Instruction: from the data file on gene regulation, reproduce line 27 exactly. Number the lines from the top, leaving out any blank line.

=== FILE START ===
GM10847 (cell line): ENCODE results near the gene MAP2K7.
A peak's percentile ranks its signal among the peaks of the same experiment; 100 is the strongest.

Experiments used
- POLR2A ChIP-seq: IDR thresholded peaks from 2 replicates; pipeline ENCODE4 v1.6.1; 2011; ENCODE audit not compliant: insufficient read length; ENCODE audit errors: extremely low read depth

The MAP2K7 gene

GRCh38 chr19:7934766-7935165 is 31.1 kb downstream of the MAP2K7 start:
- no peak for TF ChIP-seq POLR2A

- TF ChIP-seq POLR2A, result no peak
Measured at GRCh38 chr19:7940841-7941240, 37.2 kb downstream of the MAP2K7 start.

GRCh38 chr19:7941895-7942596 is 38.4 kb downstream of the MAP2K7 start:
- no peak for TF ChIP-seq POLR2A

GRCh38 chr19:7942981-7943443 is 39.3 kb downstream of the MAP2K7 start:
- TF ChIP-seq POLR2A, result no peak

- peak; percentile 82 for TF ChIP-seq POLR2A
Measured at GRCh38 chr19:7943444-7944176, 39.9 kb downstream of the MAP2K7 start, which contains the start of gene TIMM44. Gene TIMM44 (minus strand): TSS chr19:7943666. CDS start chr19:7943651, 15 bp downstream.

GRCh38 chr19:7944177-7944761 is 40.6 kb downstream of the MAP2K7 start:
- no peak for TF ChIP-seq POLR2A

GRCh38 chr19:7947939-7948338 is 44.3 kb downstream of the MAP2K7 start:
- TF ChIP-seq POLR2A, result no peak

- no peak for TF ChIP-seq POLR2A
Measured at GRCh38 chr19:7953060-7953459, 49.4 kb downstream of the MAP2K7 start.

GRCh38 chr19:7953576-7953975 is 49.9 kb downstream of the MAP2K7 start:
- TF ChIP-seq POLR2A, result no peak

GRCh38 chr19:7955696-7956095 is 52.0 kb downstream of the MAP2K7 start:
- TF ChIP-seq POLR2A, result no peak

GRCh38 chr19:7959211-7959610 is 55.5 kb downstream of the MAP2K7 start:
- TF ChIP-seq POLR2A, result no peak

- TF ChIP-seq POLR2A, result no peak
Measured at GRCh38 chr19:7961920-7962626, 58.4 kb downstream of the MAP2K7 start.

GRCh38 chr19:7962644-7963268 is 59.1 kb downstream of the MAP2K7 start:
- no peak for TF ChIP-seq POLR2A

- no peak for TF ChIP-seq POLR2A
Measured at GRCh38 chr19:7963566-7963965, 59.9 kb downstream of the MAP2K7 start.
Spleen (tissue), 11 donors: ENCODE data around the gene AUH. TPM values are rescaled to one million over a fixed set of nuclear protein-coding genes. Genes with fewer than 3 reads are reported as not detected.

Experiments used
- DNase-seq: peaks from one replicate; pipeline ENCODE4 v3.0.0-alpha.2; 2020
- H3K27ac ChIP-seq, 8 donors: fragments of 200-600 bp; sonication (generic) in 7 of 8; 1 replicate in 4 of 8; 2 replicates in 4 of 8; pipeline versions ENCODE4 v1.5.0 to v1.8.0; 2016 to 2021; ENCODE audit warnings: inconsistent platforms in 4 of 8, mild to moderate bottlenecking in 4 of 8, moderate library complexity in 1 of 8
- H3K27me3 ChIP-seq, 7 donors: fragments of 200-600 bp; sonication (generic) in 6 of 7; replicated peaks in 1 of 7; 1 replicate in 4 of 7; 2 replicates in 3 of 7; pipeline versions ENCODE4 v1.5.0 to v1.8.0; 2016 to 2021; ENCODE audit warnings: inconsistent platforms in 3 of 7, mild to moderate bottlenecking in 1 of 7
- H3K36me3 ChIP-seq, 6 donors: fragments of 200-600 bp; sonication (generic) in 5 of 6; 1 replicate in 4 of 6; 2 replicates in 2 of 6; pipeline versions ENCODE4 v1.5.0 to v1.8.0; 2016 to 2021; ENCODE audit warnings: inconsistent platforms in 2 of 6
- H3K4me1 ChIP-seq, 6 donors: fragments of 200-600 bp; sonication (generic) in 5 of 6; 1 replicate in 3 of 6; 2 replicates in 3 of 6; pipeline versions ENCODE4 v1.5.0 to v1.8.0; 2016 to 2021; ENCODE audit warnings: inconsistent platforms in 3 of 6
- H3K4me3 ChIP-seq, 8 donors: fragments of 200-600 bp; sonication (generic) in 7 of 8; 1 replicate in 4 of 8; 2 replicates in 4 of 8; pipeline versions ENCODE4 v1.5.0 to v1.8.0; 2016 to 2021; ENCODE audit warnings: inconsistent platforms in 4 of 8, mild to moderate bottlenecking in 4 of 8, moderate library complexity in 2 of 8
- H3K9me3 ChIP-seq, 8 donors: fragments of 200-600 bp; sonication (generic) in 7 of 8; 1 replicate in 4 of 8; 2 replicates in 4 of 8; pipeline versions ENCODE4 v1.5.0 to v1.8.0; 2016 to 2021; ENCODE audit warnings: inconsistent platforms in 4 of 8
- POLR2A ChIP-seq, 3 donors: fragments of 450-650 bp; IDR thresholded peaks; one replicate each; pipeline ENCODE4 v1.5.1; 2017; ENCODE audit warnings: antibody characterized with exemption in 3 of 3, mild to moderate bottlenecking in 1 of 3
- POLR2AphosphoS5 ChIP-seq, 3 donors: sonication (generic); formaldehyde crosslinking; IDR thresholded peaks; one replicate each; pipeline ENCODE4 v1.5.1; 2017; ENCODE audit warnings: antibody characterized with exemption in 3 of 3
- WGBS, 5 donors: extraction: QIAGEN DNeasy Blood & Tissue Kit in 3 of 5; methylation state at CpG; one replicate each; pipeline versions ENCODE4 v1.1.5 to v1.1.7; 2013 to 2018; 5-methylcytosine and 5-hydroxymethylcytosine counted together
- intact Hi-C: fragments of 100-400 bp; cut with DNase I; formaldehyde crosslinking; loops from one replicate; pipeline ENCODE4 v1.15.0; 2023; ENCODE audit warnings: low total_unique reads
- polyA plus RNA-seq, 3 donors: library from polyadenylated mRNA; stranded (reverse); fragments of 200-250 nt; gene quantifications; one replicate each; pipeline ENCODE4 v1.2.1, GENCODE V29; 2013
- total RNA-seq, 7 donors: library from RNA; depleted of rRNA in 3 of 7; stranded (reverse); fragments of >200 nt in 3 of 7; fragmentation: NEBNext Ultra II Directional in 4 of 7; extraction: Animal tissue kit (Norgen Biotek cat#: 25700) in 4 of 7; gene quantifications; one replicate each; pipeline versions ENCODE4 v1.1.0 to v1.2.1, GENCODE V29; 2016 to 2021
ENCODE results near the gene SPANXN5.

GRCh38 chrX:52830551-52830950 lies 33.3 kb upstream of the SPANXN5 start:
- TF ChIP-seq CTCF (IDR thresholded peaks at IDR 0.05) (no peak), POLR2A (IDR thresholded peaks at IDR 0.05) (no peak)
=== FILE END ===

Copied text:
- TF ChIP-seq POLR2A, result no peak